As the famous Athenian philosopher Plato once said, “necessity is the mother of invention.” It was also necessity that sparked Foteini Agrafioti’s decision to pursue doctoral research in Electrical and Computer Engineering at the University of Toronto (U of T). Like many people, Agrafioti, who is now RBC’s Chief Science Officer, found it challenging to remember her many passwords and PIN numbers. She came to the realization that most entrepreneurs come to – there must be a better way.
In her 2015 TEDMED talk, Getting to the heart of your identity, Agrafioti revealed her eureka moment came when she discovered a cardiology report explaining that every person’s electrocardiogram (ECG) is unique, thereby making it difficult to establish universal diagnostic standards, but ideal for biometric authentication. In 2011, she co-founded and co-invented Nymi, the first wearable security device that detects a user’s unique cardiac rhythm to authenticate identity and allow access to digital devices.
OSPE sat down with Foteini Agrafioti to learn more about her experience as a pioneer in the field of medical biometrics, as well as her thoughts on Canada’s culture of innovation and the importance of tech talent.
Q: In previous interviews you’ve mentioned that academics tried to discourage you from pursuing your research. Some people would have given up. What kept you going?
A: The peer-review process can be pretty intense. Academic environments give birth to new ideas, but this doesn’t mean there isn’t push-back when presenting unproven concepts. Thus, publishing in a new space and convincing people to participate can be a challenge.
When we started our research in cardiac biometrics, there were few teams around the world interested in the topic. Papers on iris, face and fingerprint biometric recognition dominated scientific conferences. People weren’t open to the idea of heartbeat authentication and, as a result, these circles initially rejected our work. We were therefore forced to answer difficult questions very early. By addressing these concerns, we realized that we had solved most of the challenges that would prevent the use of heartbeat authentication in the real world. The first step in building a commercial product had already happened!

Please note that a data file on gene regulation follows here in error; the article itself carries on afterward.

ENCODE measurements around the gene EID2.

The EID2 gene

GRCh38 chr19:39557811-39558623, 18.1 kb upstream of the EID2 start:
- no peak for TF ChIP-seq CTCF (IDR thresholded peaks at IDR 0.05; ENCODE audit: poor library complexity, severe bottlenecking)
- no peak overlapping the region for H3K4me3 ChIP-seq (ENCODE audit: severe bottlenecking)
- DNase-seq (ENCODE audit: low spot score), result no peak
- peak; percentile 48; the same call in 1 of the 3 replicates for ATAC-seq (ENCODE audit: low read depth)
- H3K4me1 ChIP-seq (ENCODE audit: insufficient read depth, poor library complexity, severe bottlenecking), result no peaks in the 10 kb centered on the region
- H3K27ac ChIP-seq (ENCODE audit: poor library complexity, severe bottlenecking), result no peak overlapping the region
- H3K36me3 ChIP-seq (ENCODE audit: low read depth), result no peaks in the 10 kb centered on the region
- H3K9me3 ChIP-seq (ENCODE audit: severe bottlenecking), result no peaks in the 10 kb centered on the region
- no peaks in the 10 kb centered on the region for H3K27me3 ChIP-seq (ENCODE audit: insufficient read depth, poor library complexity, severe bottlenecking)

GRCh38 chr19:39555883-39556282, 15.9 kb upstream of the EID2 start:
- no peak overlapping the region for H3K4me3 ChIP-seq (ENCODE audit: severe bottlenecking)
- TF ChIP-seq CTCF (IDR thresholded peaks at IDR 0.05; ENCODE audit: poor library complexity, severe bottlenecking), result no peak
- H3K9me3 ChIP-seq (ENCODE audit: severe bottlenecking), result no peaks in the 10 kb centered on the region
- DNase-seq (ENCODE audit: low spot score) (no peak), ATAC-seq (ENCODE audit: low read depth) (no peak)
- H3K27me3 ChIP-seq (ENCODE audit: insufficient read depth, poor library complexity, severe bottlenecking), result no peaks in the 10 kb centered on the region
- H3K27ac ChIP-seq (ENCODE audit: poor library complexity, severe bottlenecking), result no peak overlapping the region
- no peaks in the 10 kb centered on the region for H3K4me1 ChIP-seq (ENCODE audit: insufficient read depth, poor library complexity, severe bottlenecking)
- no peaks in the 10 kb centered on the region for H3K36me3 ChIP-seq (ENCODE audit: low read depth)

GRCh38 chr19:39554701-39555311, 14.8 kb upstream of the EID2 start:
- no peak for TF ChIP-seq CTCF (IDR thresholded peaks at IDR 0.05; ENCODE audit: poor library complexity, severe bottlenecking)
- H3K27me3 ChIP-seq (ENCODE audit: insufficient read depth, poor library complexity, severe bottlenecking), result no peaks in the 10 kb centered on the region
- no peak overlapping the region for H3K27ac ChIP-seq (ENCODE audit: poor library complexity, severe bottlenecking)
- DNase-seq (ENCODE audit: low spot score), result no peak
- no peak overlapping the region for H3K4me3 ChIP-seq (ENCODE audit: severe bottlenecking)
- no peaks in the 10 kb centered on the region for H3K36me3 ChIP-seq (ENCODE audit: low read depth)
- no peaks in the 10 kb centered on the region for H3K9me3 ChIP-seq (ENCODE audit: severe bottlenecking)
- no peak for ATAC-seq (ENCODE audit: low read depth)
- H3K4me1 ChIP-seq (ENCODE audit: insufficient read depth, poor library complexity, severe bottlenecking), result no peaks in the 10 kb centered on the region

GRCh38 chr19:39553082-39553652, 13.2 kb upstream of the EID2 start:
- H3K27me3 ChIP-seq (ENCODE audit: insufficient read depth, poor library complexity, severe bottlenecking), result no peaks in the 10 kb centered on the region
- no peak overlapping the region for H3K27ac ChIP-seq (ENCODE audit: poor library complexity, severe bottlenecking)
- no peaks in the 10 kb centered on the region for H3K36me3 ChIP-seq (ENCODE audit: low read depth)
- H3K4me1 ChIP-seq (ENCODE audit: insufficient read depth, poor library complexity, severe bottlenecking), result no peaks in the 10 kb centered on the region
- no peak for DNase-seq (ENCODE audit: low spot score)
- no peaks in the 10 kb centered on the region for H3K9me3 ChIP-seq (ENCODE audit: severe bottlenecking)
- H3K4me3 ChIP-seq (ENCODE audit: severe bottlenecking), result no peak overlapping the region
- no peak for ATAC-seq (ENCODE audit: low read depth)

Q: How did Nymi come about?
A: Between 2006-2011, we built large databases of ECG signals. If you were passing by the University of Toronto (U of T) during those years, you may have participated in our studies. We collected signals and then designed machine learning algorithms that would analyze them and extract unique features for every individual. As I was finishing my Ph.D., several companies read our publications. They approached U of T inquiring about the status of the technology. I saw the opportunity to start a company and develop a commercial product – that’s how Nymi came to life.
Q: Can you tell us more about your new role at the Royal Bank of Canada (RBC)?
A: I recently decided to join the Royal Bank of Canada (RBC) to head RBC Research. We’ve built a team of extraordinary researchers in the fields of machine learning and artificial intelligence and are doing fundamental research in this space. We are looking to not only solve some of our own challenges in data analytics, but to also contribute to the scientific advancement of this field.
Q: The federal government is currently developing its Innovation Agenda. What do you think should be done to help make Canada a leader in global innovation?
A: I think that Canada has a culture of innovation. Academically, we are at the forefront of cutting-edge science and technology. What we may not be doing well is translating intellectual property into commercial innovation. Decision-makers must start thinking about how Canada can retain its tech talent and accelerate the growth of businesses emerging from Canadian universities. I hope that 100 years from now we will look back on the 2020s as the decade during which Canada not only retained its deep learning talent, but also became the birthplace of billion-dollar companies that benefited the world.